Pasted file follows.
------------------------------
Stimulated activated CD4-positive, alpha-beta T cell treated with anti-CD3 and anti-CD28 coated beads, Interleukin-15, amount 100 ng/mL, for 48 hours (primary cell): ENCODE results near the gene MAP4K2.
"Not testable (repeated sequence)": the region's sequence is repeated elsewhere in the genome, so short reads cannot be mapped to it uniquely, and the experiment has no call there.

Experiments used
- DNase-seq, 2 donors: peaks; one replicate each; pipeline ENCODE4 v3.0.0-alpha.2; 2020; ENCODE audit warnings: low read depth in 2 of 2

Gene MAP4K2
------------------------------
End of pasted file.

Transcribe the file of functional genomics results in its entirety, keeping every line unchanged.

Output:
Stimulated activated CD4-positive, alpha-beta T cell treated with anti-CD3 and anti-CD28 coated beads, Interleukin-15, amount 100 ng/mL, for 48 hours (primary cell): ENCODE results near the gene MAP4K2.
"Not testable (repeated sequence)": the region's sequence is repeated elsewhere in the genome, so short reads cannot be mapped to it uniquely, and the experiment has no call there.

Experiments used
- DNase-seq, 2 donors: peaks; one replicate each; pipeline ENCODE4 v3.0.0-alpha.2; 2020; ENCODE audit warnings: low read depth in 2 of 2

Gene MAP4K2